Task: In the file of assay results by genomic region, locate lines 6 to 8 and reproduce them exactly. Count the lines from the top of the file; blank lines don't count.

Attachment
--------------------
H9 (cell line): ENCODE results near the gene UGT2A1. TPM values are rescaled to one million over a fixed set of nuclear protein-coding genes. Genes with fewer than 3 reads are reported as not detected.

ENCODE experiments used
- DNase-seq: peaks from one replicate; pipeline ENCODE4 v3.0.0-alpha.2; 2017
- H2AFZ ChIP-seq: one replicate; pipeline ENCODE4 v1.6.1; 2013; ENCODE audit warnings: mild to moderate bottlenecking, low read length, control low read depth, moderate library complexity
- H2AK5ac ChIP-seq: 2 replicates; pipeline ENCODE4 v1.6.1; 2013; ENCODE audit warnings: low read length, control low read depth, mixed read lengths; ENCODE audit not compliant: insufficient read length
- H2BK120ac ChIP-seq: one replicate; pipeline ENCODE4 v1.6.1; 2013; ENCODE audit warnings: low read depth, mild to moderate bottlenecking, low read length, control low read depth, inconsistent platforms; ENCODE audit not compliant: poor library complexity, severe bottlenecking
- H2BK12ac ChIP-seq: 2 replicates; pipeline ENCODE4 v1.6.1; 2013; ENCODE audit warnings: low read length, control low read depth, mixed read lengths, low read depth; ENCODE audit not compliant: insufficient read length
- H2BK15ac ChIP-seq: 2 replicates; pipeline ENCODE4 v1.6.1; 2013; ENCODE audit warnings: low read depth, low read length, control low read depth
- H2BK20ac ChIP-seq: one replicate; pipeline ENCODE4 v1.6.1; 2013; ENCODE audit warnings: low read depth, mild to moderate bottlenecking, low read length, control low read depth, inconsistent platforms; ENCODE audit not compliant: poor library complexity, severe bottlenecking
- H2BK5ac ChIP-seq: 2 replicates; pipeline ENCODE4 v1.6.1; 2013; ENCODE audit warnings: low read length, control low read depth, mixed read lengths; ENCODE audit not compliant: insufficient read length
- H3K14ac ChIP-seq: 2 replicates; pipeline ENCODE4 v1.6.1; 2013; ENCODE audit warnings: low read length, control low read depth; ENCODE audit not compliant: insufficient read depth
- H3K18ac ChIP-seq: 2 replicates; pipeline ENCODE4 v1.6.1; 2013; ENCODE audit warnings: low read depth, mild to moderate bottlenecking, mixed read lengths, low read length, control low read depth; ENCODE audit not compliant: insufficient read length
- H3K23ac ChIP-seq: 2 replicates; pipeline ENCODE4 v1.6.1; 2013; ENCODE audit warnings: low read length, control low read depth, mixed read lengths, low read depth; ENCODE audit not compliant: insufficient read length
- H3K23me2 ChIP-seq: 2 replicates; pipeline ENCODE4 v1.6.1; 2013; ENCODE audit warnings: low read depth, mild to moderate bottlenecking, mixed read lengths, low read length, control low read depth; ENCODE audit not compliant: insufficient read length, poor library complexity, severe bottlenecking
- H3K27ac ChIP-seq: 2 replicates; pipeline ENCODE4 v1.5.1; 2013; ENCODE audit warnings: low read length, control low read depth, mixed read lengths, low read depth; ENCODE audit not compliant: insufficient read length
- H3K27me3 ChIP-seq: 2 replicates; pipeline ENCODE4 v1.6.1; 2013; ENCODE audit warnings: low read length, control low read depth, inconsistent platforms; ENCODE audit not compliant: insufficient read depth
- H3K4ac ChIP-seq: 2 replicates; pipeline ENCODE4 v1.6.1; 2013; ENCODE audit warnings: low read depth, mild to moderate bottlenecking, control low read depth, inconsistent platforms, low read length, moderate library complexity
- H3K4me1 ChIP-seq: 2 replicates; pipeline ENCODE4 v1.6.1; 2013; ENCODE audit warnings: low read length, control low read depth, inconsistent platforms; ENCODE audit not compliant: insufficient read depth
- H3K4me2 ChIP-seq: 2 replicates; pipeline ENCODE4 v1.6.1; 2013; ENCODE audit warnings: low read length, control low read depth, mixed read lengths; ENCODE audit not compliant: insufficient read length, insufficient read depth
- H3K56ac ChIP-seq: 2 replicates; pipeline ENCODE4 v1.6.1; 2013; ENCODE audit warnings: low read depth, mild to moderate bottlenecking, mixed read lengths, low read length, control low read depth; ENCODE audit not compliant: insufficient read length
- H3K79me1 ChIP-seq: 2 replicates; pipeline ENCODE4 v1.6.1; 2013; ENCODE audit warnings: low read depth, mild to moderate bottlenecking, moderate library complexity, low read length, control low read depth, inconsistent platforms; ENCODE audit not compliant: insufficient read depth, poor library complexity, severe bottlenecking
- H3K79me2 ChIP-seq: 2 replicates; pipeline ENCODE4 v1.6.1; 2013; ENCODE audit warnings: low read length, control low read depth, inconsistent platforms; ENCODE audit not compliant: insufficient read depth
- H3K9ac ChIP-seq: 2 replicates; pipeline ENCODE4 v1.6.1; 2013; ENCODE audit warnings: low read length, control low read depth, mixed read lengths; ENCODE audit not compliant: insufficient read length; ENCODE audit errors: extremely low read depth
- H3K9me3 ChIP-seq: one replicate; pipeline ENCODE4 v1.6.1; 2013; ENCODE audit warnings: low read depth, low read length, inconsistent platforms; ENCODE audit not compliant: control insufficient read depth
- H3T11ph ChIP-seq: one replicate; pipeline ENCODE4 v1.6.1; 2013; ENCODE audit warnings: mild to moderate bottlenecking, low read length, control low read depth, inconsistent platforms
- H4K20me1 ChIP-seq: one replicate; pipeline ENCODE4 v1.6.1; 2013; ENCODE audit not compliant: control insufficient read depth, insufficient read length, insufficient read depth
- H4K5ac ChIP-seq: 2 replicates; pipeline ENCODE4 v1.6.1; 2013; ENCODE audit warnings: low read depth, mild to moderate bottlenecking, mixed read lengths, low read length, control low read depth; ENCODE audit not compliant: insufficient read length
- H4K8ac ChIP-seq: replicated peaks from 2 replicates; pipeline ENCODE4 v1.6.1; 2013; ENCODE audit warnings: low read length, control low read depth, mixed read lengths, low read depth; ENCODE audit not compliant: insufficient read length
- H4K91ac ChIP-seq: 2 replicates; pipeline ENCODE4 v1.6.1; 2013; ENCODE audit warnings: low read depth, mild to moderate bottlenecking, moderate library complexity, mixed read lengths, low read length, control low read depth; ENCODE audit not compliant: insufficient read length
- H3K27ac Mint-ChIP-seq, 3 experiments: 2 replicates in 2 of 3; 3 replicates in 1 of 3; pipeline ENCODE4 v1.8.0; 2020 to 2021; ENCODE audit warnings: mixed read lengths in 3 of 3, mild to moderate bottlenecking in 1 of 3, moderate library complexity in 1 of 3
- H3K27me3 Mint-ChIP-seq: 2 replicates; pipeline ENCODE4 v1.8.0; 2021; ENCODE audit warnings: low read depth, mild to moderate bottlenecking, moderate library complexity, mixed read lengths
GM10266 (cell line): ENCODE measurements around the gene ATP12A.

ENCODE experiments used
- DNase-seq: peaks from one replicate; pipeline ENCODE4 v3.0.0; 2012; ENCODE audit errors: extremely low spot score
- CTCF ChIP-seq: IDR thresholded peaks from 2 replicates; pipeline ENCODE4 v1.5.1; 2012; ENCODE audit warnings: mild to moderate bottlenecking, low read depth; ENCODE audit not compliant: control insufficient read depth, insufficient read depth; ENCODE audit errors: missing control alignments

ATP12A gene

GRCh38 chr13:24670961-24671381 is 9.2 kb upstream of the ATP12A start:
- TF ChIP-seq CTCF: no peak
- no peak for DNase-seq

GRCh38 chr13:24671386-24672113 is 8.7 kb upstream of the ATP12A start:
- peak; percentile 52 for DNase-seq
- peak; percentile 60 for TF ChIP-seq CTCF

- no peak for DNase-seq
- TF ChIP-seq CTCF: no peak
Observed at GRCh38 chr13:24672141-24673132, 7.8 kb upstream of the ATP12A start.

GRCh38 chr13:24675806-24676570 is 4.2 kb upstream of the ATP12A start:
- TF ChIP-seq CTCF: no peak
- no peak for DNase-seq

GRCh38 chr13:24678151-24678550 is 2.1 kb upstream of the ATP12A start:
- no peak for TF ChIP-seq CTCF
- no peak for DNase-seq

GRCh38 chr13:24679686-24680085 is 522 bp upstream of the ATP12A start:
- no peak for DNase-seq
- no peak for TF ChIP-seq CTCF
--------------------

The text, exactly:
- H2BK120ac ChIP-seq: one replicate; pipeline ENCODE4 v1.6.1; 2013; ENCODE audit warnings: low read depth, mild to moderate bottlenecking, low read length, control low read depth, inconsistent platforms; ENCODE audit not compliant: poor library complexity, severe bottlenecking
- H2BK12ac ChIP-seq: 2 replicates; pipeline ENCODE4 v1.6.1; 2013; ENCODE audit warnings: low read length, control low read depth, mixed read lengths, low read depth; ENCODE audit not compliant: insufficient read length
- H2BK15ac ChIP-seq: 2 replicates; pipeline ENCODE4 v1.6.1; 2013; ENCODE audit warnings: low read depth, low read length, control low read depth